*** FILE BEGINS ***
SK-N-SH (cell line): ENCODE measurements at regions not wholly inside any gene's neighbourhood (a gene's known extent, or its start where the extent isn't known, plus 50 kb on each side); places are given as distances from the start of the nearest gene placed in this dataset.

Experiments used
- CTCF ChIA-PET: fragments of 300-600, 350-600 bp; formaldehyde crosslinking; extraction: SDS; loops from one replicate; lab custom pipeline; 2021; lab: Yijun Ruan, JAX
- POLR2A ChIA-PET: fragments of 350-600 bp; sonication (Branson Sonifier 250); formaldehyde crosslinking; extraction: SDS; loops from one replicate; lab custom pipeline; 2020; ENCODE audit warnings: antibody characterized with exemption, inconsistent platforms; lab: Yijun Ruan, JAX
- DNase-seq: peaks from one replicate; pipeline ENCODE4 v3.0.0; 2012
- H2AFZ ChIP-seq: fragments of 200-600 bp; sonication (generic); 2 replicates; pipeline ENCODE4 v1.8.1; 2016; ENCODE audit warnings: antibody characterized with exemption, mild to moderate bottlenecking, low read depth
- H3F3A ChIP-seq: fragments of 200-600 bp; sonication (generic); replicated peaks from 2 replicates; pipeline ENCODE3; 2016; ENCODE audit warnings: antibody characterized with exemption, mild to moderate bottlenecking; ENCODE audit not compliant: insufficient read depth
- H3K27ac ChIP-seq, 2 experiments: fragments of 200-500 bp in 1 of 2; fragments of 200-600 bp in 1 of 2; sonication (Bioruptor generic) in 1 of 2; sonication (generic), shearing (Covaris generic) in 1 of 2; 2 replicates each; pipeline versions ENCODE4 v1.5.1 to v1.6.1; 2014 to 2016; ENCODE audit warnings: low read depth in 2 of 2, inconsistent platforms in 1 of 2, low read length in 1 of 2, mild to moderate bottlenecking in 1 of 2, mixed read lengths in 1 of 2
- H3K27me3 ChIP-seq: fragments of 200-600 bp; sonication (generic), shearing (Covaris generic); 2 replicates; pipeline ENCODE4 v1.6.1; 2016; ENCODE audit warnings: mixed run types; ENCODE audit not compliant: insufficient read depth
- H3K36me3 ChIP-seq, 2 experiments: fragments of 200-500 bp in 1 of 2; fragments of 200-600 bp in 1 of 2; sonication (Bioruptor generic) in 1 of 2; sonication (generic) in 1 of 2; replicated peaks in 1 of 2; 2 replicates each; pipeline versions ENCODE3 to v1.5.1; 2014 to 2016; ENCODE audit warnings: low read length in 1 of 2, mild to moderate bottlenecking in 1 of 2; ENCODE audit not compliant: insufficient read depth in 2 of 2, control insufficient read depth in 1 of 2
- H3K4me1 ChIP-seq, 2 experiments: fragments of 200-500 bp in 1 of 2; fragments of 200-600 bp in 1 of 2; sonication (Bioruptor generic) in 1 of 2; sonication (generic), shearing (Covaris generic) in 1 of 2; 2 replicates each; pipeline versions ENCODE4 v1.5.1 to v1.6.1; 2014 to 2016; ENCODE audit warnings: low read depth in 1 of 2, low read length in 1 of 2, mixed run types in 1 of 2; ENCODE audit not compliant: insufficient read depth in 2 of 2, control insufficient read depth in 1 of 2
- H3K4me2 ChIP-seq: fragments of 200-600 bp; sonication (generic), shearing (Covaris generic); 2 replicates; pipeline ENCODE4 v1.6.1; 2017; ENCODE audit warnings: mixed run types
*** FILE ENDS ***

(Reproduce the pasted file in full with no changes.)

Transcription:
SK-N-SH (cell line): ENCODE measurements at regions not wholly inside any gene's neighbourhood (a gene's known extent, or its start where the extent isn't known, plus 50 kb on each side); places are given as distances from the start of the nearest gene placed in this dataset.

Experiments used
- CTCF ChIA-PET: fragments of 300-600, 350-600 bp; formaldehyde crosslinking; extraction: SDS; loops from one replicate; lab custom pipeline; 2021; lab: Yijun Ruan, JAX
- POLR2A ChIA-PET: fragments of 350-600 bp; sonication (Branson Sonifier 250); formaldehyde crosslinking; extraction: SDS; loops from one replicate; lab custom pipeline; 2020; ENCODE audit warnings: antibody characterized with exemption, inconsistent platforms; lab: Yijun Ruan, JAX
- DNase-seq: peaks from one replicate; pipeline ENCODE4 v3.0.0; 2012
- H2AFZ ChIP-seq: fragments of 200-600 bp; sonication (generic); 2 replicates; pipeline ENCODE4 v1.8.1; 2016; ENCODE audit warnings: antibody characterized with exemption, mild to moderate bottlenecking, low read depth
- H3F3A ChIP-seq: fragments of 200-600 bp; sonication (generic); replicated peaks from 2 replicates; pipeline ENCODE3; 2016; ENCODE audit warnings: antibody characterized with exemption, mild to moderate bottlenecking; ENCODE audit not compliant: insufficient read depth
- H3K27ac ChIP-seq, 2 experiments: fragments of 200-500 bp in 1 of 2; fragments of 200-600 bp in 1 of 2; sonication (Bioruptor generic) in 1 of 2; sonication (generic), shearing (Covaris generic) in 1 of 2; 2 replicates each; pipeline versions ENCODE4 v1.5.1 to v1.6.1; 2014 to 2016; ENCODE audit warnings: low read depth in 2 of 2, inconsistent platforms in 1 of 2, low read length in 1 of 2, mild to moderate bottlenecking in 1 of 2, mixed read lengths in 1 of 2
- H3K27me3 ChIP-seq: fragments of 200-600 bp; sonication (generic), shearing (Covaris generic); 2 replicates; pipeline ENCODE4 v1.6.1; 2016; ENCODE audit warnings: mixed run types; ENCODE audit not compliant: insufficient read depth
- H3K36me3 ChIP-seq, 2 experiments: fragments of 200-500 bp in 1 of 2; fragments of 200-600 bp in 1 of 2; sonication (Bioruptor generic) in 1 of 2; sonication (generic) in 1 of 2; replicated peaks in 1 of 2; 2 replicates each; pipeline versions ENCODE3 to v1.5.1; 2014 to 2016; ENCODE audit warnings: low read length in 1 of 2, mild to moderate bottlenecking in 1 of 2; ENCODE audit not compliant: insufficient read depth in 2 of 2, control insufficient read depth in 1 of 2
- H3K4me1 ChIP-seq, 2 experiments: fragments of 200-500 bp in 1 of 2; fragments of 200-600 bp in 1 of 2; sonication (Bioruptor generic) in 1 of 2; sonication (generic), shearing (Covaris generic) in 1 of 2; 2 replicates each; pipeline versions ENCODE4 v1.5.1 to v1.6.1; 2014 to 2016; ENCODE audit warnings: low read depth in 1 of 2, low read length in 1 of 2, mixed run types in 1 of 2; ENCODE audit not compliant: insufficient read depth in 2 of 2, control insufficient read depth in 1 of 2
- H3K4me2 ChIP-seq: fragments of 200-600 bp; sonication (generic), shearing (Covaris generic); 2 replicates; pipeline ENCODE4 v1.6.1; 2017; ENCODE audit warnings: mixed run types